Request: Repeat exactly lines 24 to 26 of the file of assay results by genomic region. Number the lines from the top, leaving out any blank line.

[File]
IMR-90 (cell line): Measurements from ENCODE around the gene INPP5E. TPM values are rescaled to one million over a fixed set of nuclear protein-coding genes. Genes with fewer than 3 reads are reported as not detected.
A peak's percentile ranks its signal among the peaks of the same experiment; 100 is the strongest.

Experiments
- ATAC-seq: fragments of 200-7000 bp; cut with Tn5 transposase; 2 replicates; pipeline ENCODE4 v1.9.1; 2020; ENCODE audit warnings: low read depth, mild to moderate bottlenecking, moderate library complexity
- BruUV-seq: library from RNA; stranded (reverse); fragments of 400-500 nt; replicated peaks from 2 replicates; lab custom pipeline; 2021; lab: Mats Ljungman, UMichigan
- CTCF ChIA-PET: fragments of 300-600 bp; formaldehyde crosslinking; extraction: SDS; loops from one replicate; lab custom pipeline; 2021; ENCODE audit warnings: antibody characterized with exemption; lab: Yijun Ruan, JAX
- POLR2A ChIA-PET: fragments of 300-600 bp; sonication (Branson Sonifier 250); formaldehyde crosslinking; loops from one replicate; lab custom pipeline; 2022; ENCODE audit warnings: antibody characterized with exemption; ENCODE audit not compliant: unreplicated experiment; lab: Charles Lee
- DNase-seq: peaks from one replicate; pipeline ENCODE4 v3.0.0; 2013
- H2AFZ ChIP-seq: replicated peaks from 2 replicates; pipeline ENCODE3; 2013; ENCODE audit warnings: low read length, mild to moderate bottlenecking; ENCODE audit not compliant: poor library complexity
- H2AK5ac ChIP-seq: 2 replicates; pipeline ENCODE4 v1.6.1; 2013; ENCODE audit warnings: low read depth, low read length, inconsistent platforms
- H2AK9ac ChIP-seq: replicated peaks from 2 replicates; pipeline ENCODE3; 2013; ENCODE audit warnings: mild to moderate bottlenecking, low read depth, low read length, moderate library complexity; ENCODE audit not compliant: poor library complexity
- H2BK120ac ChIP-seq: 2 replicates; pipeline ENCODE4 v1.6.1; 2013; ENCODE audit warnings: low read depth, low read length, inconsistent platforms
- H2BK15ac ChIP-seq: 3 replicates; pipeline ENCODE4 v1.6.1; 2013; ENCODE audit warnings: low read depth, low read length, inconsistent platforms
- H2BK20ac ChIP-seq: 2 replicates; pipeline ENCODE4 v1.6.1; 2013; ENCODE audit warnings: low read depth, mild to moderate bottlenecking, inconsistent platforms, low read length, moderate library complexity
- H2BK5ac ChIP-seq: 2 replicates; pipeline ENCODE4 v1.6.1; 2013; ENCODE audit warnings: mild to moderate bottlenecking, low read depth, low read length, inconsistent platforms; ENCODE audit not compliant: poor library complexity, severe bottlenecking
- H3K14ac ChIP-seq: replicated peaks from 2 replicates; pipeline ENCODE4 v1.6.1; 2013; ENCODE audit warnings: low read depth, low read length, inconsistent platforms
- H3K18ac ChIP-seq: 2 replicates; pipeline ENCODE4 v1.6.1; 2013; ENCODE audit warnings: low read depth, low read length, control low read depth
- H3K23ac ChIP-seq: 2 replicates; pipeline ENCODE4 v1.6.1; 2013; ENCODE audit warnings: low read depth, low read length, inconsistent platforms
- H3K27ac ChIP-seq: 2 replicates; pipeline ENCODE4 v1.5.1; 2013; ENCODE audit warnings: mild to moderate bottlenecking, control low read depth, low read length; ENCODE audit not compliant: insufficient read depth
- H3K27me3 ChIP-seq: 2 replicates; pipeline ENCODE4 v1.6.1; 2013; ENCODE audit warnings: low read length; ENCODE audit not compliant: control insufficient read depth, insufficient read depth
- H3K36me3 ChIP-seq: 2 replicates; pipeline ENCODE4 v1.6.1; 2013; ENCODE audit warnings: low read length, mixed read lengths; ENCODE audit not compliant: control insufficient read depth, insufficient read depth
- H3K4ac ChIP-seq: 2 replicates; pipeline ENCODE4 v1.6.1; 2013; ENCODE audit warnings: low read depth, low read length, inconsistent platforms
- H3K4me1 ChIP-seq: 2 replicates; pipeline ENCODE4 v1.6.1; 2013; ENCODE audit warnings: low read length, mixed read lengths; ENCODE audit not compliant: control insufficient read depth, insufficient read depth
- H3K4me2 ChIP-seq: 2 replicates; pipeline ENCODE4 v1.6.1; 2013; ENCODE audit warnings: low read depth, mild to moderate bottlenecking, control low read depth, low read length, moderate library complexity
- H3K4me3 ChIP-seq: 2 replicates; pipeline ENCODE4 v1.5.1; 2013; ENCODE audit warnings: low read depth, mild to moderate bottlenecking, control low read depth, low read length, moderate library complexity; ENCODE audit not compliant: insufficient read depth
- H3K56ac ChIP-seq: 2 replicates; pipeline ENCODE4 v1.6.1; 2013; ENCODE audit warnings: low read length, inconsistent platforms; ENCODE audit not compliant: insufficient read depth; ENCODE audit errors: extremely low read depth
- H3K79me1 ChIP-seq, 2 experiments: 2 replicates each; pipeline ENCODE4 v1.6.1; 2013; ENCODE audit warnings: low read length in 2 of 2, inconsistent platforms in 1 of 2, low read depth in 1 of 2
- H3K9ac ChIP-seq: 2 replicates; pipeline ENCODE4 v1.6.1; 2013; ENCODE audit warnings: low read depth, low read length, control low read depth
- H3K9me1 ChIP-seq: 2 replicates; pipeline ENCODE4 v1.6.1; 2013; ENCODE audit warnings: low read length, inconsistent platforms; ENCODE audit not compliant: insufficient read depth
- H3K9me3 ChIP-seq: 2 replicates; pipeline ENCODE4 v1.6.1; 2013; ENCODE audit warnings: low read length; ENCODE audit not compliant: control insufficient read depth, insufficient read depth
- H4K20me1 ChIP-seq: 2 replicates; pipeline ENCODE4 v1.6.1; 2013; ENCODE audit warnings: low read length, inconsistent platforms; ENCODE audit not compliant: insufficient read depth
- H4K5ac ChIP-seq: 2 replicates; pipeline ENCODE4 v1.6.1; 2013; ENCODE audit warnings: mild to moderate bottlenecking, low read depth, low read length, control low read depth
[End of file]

- H3K4me2 ChIP-seq: 2 replicates; pipeline ENCODE4 v1.6.1; 2013; ENCODE audit warnings: low read depth, mild to moderate bottlenecking, control low read depth, low read length, moderate library complexity
- H3K4me3 ChIP-seq: 2 replicates; pipeline ENCODE4 v1.5.1; 2013; ENCODE audit warnings: low read depth, mild to moderate bottlenecking, control low read depth, low read length, moderate library complexity; ENCODE audit not compliant: insufficient read depth
- H3K56ac ChIP-seq: 2 replicates; pipeline ENCODE4 v1.6.1; 2013; ENCODE audit warnings: low read length, inconsistent platforms; ENCODE audit not compliant: insufficient read depth; ENCODE audit errors: extremely low read depth